Mobile application stores are revitalising the mobile content market, with 3.6 billion apps downloaded from app stores in 2009, expected to rise to 6.6 billion this year, and growing to 16.2 billion in 2013, according to a new strategic report from Futuresource Consulting
"More than 85% of app store downloads are currently free to users, and we expect this percentage to remain stable for the next few years," says Patrik Pfandler, senior market analyst at Futuresource. "Despite this glut of free content, the market will still experience vigorous consumer spending, and the paid-for market has already developed beyond the established gaming segment. Our forecasts are showing global revenues of 4.6 billion dollars this year, rising to nearly 15 billion dollars in 2013, which includes payments for direct pay-per-download and indirect value-add services like in-app payments and subscriptions. These figures are directly attributable to app stores - we aren't including the established Java mobile gaming market, which posted more than four billion dollars last year.
"Factor in mobile content revenues which fall beyond the world of the apps store - like direct downloads from gaming companies, handset manufacturers and operators, video downloads, music and ringtones - and the whole package will be worth 38 billion dollars worldwide by 2013."
The success of Apple's app store has sent shockwaves through the industry and is likely to gain further momentum in 2010, as the iPhone continues to roll out across a larger number of operators. By the end of 2009, approximately 70 million iPhone and iPod Touch users downloaded over three billion applications from the Apple app store, with Apple taking a 70% share of total apps downloads that year.
"Other handset vendors are now being challenged to drive their own application propositions to maintain handset market share," says Pfandler. "Nokia is a key player and is currently driving its own Ovi-based apps program; Samsung is also pushing apps development as a core element of its strategy, with its own and third party operating systems. Meanwhile, RIM (Blackberry) is driving hard into the consumer market and is well-placed to play a pivotal role in helping to counter-balance the strength of Apple. Google?s foray into the mobile hardware market and the vast resources it can channel into its Android platform place it in a favourable position, but Google will need strong support from other handset vendors to reach critical mass."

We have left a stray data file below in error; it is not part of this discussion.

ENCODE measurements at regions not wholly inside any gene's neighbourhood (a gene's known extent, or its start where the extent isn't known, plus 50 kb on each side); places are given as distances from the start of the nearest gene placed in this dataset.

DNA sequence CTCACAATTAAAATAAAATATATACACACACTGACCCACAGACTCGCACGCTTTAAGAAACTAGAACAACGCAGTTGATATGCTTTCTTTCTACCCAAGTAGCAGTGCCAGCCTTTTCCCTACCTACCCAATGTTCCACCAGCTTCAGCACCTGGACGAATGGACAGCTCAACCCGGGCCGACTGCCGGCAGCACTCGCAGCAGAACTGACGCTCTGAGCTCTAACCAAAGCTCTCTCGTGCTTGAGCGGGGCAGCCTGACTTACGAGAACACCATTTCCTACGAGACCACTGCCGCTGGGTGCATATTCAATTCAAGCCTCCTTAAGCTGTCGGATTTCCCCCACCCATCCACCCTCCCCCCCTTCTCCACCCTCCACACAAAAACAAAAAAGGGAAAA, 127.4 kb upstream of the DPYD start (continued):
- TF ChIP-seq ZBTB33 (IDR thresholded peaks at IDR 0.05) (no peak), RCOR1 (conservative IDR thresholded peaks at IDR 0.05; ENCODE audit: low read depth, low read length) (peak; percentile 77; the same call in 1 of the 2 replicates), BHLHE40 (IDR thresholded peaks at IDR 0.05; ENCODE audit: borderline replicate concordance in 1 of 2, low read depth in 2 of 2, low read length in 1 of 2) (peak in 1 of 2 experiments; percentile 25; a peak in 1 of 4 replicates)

As with mainstream Internet browsing, search discovery will be critical to the success or failure of any app, particularly as application numbers increase exponentially and developers look to gain competitive exposure.
"Word-of-mouth and viral campaigns are the key methods of directing users towards particular apps and app stores," says Pfandler, though smartphone users are also browsing apps charts, responding to mobile ads and ads embedded within their existing apps, as well as reacting favourably to more traditional online, television and even print advertising.
"Mobile applications are increasingly being used by companies as effective promotional tools for their products, services and brands - many of us will never forget the instant appeal of the Carling beer glass app."
Last year, mobile phone ownership exceeded four billion users, which equates to nearly 60% of the world's population. Although the total handset market began to decline in 2009, smartphone sales are rising fast, with Futuresource predicting that more than one billion people will own a smartphone by 2013. As the smartphone continues to morph into a highly disruptive converged device, opportunities are being created for unique applications that play to the 'always with you', 'always on' and geo-locational nature of the technology.
Moving forward, the success of the app store holds promise for other devices such as tablets and connected TVs. In particular, Futuresource expects applications to become a key feature of connected TVs and Blu-ray players, primarily centred upon familiar applications (sport results or weather) and brands that require very little stretching to accommodate the positional shift (YouTube).